Gen Z plans to eat more chicken, beef and pork

Technomic’s Q4 2023 Meat Institute Protein PACT survey addresses appetite for chicken, food safety awareness and health perceptions.

Ann Hess, Content Director

March 6, 2024

8 Min Read
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Since 1979, trust in U.S. institutions has declined dramatically, from the military to Congress. As Lori Rakoczy, associate principal for Technomic, points out American are living in a “trust deficit” time. However, for the meat industry, trust has remained stable to positive, and those consumers are not just confident about the industry overall, they're actually telling their friends.

“For the most part, we have active supporters outnumbering active detractors. We have seen a slight shift where there's a more positive feeling,” Rakoczy says. “The biggest one where we're seeing detractors is animal welfare. That’s a hard one to really budge, but one thing I want to point out here is consumers ages 18 to 24 are more likely to be detractors. So, they're more likely to tell their friends and this age group has more ability to spread those messages.”

During a recent webinar, Rakoczy and colleague John Williams addressed the importance of targeting messages towards Gen Z consumers as well as key findings from Technomic’s Q4 2023 North American Meat Institute Protein PACT consumer report. Since November of 2020, Technomic and the Meat Institute have partnered on an in-depth consumer study, surveying 500 consumers a month to get their perceptions and thoughts around the meat and poultry industry, but mainly on trust. Those five pillars of trust are health and wellness, food safety, environmental impact, animal welfare, and labor and human rights (occupational safety).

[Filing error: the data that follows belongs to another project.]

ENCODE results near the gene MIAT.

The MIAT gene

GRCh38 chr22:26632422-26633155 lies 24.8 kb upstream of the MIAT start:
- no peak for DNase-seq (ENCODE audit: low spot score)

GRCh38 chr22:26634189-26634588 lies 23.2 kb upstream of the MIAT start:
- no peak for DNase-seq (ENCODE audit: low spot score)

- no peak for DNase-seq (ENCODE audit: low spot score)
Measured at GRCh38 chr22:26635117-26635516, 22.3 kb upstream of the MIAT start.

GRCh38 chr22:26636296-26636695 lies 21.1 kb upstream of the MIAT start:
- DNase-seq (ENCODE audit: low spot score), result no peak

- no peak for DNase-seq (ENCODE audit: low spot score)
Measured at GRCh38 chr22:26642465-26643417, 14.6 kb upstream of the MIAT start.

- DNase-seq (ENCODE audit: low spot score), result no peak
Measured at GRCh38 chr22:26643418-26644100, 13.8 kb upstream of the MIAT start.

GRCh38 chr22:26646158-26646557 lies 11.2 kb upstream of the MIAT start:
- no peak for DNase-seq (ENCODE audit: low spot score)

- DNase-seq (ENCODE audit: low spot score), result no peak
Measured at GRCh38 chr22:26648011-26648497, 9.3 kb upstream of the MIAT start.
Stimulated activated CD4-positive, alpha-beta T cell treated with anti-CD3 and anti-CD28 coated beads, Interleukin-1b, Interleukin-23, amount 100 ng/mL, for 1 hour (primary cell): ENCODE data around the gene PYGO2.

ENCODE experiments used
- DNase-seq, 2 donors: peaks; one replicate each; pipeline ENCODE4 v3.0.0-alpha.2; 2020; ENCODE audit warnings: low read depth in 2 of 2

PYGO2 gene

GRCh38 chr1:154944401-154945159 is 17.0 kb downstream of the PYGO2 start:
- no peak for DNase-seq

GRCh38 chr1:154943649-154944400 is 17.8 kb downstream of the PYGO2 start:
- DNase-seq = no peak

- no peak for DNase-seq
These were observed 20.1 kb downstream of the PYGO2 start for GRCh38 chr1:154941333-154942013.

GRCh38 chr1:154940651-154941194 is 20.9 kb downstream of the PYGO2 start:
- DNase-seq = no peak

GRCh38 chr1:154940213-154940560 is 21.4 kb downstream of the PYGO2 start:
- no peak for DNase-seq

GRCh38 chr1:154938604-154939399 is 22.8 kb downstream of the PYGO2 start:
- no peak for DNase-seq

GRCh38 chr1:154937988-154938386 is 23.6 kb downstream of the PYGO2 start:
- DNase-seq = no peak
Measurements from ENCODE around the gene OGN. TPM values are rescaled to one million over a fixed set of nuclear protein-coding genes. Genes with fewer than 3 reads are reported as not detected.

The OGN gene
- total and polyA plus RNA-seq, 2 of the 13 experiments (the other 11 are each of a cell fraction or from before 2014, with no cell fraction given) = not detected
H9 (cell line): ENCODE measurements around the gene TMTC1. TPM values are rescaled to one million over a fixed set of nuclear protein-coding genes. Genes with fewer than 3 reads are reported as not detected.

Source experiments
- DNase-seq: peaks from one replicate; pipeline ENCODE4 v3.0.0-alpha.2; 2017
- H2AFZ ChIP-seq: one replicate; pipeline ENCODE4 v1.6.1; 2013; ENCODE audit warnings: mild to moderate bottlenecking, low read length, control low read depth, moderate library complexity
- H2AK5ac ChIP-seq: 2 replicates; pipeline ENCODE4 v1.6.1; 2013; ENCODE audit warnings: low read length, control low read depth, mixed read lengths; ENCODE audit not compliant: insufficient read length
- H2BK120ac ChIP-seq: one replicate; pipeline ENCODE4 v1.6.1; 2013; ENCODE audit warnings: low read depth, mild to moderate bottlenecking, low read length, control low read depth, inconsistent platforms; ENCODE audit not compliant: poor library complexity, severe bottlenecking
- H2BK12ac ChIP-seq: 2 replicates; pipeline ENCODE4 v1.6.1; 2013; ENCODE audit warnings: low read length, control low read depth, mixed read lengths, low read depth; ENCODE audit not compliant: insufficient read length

For environmental impact, labor and human rights, animal welfare and health and wellness, Rakoczy says there's a direct relationship between improving trust and consumption, or purchases.

“We're coming in, out of a 5-point scale, between 3.4 and 3.7. If these areas all got 4s that is estimated to increase consumption by 15%,” she says. “Considering population growth, by 2030, this would increase demand by 20%.”

If trust four goals are met by 2030, Rakoczy says that would translate to a $22.6 billion incremental gain. If trust stays the same, the incremental gain would only be $6.5 billion through 2030.

“If things turn around, go downhill, that's potentially almost an $8 billion loss,” she says. “These are real dollars, that we see can be impacted by increasing trust in the industry.”